Clarus picks up FDA OK for oral testosterone drug
- Clarus Therapeutics, a specialty pharma focused on men's health, has won U.S. approval for a testosterone replacement therapy meant to treat adult males who have certain forms of a condition that impairs testosterone production.
- Approval of Clarus' Jatenzo, an oral softgel formulation of testosterone, was based on results from a late-stage study wherein 87% of hypogonadal men treated with the drug had a daily average testosterone level in the normal range. Adverse events were generally consistent with other testosterone replacement therapies.
- However, the Food and Drug Administration warned that Jatenzo should not be used for aged-related hypogonadism, where benefits have not be proven. Jatenzo will carry a boxed label warning because of the potential for raising blood pressure and boosting risk for heart attack and stroke in older men.
It's not been a speedy route to the market for Jatenzo (testosterone undecanoate).
The drug was in late-stage testing in the U.S. and Germany back in 2012, when it was known as Rextoro. Clarus would submit Rextoro for FDA approval in January 2014. But the agency's Bone, Reproductive and Urologic Drugs Advisory Committee and Drug Safety and Risk Management Advisory Committee voted 18-3 that the benefit/risk profile did not support approval, and 12-8 that there was not enough evidence of efficacy.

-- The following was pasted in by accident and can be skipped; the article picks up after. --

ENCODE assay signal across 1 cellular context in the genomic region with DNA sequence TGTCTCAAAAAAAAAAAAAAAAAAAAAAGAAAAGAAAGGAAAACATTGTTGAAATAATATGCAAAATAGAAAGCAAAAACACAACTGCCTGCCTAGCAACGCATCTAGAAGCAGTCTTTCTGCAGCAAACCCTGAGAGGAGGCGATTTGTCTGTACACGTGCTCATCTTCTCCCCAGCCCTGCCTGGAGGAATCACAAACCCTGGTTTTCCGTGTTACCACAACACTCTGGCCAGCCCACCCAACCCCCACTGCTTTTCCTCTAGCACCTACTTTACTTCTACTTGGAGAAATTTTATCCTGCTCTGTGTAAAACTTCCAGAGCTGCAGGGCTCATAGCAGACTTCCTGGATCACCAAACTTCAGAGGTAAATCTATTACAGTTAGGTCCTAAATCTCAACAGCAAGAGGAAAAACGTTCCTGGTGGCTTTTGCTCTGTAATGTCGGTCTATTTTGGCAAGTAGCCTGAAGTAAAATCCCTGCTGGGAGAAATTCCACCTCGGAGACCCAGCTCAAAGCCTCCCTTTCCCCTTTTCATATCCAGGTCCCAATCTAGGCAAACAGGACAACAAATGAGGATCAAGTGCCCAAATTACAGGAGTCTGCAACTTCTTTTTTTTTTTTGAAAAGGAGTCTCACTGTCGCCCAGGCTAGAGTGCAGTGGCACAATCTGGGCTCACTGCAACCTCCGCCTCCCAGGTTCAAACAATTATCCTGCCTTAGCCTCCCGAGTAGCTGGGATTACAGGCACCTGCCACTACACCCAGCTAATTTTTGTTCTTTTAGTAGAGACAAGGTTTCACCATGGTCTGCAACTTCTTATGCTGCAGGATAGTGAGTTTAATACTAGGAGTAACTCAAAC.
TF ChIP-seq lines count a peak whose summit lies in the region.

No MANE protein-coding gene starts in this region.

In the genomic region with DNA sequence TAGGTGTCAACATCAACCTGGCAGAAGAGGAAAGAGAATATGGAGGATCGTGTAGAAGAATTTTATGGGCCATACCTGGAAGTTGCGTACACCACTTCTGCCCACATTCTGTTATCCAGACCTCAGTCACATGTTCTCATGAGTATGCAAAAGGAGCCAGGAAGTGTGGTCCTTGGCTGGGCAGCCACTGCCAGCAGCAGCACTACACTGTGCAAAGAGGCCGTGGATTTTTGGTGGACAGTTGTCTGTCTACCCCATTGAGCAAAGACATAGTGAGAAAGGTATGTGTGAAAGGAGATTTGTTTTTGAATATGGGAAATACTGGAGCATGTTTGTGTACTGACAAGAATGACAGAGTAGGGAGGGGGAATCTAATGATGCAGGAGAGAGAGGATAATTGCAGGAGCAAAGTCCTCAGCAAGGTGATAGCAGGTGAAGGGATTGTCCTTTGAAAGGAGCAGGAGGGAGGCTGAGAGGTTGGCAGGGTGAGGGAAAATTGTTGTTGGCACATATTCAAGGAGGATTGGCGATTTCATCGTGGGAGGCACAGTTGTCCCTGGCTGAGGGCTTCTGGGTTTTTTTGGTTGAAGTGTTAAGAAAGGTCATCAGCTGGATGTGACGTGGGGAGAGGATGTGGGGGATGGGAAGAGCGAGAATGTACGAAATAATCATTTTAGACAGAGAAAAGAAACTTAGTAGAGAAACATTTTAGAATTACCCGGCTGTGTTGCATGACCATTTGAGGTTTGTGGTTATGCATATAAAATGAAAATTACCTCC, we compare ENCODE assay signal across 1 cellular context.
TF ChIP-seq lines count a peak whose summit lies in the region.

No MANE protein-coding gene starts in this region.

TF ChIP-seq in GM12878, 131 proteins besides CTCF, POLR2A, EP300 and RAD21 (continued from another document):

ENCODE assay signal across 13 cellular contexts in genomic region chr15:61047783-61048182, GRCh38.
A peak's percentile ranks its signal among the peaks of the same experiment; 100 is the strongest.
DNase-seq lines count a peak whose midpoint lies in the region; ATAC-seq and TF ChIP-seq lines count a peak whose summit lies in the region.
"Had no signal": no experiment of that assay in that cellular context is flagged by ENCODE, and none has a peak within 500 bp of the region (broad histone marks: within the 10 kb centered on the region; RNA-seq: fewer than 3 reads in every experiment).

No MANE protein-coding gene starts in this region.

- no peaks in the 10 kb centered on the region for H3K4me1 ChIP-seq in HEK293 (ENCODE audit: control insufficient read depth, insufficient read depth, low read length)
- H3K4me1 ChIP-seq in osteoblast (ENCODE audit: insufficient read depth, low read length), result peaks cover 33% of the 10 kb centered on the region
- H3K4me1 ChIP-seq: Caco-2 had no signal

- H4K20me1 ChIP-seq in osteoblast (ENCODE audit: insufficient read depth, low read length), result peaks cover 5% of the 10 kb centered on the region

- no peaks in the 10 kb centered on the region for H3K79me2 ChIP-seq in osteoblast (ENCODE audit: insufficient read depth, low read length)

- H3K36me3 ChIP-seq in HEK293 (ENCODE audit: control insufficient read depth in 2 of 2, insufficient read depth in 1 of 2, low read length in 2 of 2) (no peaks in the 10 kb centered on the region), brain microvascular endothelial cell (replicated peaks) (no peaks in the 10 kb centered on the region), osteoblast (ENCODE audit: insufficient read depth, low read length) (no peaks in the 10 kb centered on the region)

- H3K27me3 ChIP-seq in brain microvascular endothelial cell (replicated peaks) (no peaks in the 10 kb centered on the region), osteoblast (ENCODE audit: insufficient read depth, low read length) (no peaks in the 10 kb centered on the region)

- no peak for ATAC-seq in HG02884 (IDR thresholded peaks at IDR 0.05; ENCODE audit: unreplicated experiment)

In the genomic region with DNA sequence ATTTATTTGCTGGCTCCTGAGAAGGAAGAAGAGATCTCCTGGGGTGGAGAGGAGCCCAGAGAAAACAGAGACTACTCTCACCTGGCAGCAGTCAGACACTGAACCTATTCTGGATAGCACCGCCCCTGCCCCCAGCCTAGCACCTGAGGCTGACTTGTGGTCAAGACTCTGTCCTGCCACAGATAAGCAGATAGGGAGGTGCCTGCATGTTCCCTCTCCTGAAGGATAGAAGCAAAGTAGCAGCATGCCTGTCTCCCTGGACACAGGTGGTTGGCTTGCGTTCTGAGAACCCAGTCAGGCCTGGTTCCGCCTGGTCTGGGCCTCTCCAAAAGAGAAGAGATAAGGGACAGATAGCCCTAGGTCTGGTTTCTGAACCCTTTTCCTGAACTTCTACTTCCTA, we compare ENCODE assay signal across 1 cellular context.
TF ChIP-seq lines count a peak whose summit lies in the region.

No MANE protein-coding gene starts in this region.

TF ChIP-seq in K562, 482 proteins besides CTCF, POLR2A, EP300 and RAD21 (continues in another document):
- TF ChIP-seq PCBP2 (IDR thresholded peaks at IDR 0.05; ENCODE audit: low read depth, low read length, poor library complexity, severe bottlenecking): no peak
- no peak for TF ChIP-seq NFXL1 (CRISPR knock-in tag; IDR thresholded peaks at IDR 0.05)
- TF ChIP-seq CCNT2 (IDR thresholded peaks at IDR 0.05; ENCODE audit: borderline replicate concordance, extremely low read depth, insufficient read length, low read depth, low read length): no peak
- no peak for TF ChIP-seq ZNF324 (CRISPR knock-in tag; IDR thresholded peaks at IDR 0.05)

By May 2016, Clarus had began another Phase 3 trial, inTUne, comparing the then-renamed Jatenzo against an active comparator, Axiron (topical testosterone). The company submitted Jatenzo for approval in June 2017.
Jatenzo is now OK'd for use in men with hypogonadism due to specific medical conditions, such as genetic disorders like Klinefelter syndrome or tumors that have damaged the pituitary gland.
While cleared for U.S. market, the drug's label carries a boxed warning because of the potential to raise blood pressure. It also cautions against being used for age-related forms of hypogonadism.
"It’s important to emphasize that this drug should not, like other testosterone treatments, be used to treat older men with 'age-related hypogonadism,'" said Hylton Joffe, director of the Division of Bone, Reproductive and Urologic Products in the FDA's Center for Drug Evaluation and Research.
"The benefits of testosterone therapy, including Jatenzo, have not been established for this use, and Jatenzo’s effects on raising blood pressure can increase the risks of heart attack, stroke and cardiovascular death in this population," Joffe added.
Oral administration holds several advantages over other types of testosterone replacement therapy. With gels, for instance, there's a risk the testosterone could transfer to other people. Oral therapy also doesn't have the same irritation that can be associated with transdermal patches, and it can be more convenient than intramuscular injections.
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